Technology for Nature

Surveying from the air can help monitor species, identify habitat types and track the effect of our interventions – what could our new drone service at the record centre mean for Northamptonshire?

In the hands of qualified and environmentally aware professionals, drones allow us to view our landscapes in ways we, and the wider field of environmental monitoring, are only just exploring. Viewed from the air we can see the true depth of our habitats and with minimal disturbance gain a better picture of the species living within those spaces.

Two years ago, the Environment Agency granted us funding to purchase a Phantom IV professional drone and to train up two Northamptonshire Records Centre Data Officers as CAA qualified operators. Last year both of our Data Officers successfully passed, in the fully manual and notoriously tricky ATTI mode and have since been out honing their skills. We have recently flown over Bradlaugh Fields at the request of the Wildlife Trust for the Northamptonshire Reserves Team, generating a site scale detailed orthomosaic and generating a 3D model of the site. The aerial view produced allows the reserves team to accurately view large areas of landscape and plan for habitat enhancement over the summer.  The drone makes assessment much safer than for member of the team on foot – it can fly over thick bracken and blackthorn, up steep slopes, through bog and over deep water for close up views. With whole site accurate georeferenced imagery, generated in a short space of time, orthomosaic images can be used to map vegetation type, to accurately measure the depth and coverage of that vegetation and deliver a strong evidence base to plan and prioritise conservation action.

We are now into our second stage of that funding, delivering the high quality aerial imagery and video to support planning and monitoring of their restoration and improvement of key sections of the River Nene. We will be delivering before and after imagery to show the change from completed works in a number of sites along the Nene, including de-silting and digging out of a current backwater to create a backchannel. From land you would only get half the picture, with the drone we can produce orthomosaic (whole site), close up and 3D models safely and efficiently.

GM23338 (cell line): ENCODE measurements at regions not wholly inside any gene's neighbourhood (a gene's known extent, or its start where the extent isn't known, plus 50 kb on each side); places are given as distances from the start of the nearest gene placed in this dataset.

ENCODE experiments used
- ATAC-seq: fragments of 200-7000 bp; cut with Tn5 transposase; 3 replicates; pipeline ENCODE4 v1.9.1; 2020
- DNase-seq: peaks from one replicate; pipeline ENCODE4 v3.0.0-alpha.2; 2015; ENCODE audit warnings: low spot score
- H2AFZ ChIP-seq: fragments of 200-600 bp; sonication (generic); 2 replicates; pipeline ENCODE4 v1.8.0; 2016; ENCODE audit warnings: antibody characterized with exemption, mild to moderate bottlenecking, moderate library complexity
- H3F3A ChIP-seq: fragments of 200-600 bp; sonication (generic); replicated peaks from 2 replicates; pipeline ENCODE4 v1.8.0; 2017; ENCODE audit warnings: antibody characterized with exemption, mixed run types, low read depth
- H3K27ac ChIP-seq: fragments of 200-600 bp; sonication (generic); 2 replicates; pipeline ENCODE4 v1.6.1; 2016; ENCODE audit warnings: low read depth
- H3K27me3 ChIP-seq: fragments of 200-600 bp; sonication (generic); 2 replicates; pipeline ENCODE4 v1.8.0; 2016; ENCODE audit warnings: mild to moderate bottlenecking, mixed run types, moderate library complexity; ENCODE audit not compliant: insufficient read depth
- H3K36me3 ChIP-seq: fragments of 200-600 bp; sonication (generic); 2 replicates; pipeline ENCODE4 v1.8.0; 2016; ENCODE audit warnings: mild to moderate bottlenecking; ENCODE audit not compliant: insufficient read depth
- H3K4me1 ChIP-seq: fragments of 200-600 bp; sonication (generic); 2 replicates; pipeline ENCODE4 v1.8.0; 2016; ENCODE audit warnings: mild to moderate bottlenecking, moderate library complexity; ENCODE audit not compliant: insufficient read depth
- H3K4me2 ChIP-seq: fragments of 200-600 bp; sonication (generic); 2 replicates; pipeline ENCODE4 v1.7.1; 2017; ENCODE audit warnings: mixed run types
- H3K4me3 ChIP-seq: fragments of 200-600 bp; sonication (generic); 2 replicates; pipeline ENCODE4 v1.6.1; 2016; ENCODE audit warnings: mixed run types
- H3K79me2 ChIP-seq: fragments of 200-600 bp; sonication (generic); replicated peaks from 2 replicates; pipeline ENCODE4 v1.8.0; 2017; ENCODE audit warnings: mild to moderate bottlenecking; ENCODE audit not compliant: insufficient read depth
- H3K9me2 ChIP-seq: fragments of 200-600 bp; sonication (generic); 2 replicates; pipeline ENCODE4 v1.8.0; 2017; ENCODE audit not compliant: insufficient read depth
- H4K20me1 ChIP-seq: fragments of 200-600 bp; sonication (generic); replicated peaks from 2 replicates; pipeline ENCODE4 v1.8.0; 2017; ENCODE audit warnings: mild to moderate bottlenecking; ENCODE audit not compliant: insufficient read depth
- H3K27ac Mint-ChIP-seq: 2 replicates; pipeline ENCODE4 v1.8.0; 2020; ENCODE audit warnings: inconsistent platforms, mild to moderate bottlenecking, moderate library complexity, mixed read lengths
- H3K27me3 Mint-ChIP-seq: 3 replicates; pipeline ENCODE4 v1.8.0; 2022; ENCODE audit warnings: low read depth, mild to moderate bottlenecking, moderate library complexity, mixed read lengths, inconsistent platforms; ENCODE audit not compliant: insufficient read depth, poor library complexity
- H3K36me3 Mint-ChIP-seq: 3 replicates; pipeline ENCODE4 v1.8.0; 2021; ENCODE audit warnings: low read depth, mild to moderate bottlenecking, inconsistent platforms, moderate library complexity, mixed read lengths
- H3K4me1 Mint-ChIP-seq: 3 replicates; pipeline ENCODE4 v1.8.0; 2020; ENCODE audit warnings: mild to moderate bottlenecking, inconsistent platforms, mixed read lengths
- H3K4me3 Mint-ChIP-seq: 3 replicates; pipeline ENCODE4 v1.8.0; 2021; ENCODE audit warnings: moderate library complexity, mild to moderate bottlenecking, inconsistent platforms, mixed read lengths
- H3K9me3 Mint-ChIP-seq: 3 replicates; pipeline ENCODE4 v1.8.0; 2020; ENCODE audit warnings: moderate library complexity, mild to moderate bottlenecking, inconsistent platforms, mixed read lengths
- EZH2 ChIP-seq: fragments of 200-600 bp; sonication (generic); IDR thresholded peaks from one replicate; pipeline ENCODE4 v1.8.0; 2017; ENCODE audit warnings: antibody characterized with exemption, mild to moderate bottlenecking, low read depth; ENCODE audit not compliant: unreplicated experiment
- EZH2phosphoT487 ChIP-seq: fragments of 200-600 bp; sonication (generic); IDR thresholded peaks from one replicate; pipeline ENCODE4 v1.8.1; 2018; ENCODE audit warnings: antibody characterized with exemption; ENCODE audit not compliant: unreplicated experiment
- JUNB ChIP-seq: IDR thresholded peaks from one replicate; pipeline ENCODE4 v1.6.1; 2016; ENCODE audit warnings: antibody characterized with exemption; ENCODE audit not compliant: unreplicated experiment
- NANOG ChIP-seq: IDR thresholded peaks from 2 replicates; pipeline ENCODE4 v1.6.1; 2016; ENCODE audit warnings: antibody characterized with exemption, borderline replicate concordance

The application of this technology is expanding all the time, drone imagery is supporting habitat assessment by ecologists allowing access to trickier terrains and characterising of many habitats according to Phase 1 Habitat Survey classes, supported as necessary with ground-truthing survey. The RSPB are now regularly using this tool, not only in GIS habitat mapping, grazing and conservation planning, but also in species counts. They have cut the cost and improved the accuracy of their coastal bird monitoring replacing boats with drones to produce annual counts of seabirds. As Josh Hellon showed in his aerial survey of heron nesting sites last year (https://www.wildlifebcn.org/blog/mischa-cross/counting-heron-nests-pitsford), low disturbance species monitoring is possible with the height a high-resolution camera allows and appropriate consideration for survey timing.

With the benefits of on-demand, accurate and high-resolution imagery, drone technology is expanding. Biologists, ecologists, conservationists, farmers, geologists and archaeologists are all starting to use this new tool. We look forward to the range of projects we can get involved in across Northamptonshire and encourage interested groups to get in touch (https://www.northantsbrc.org.uk/).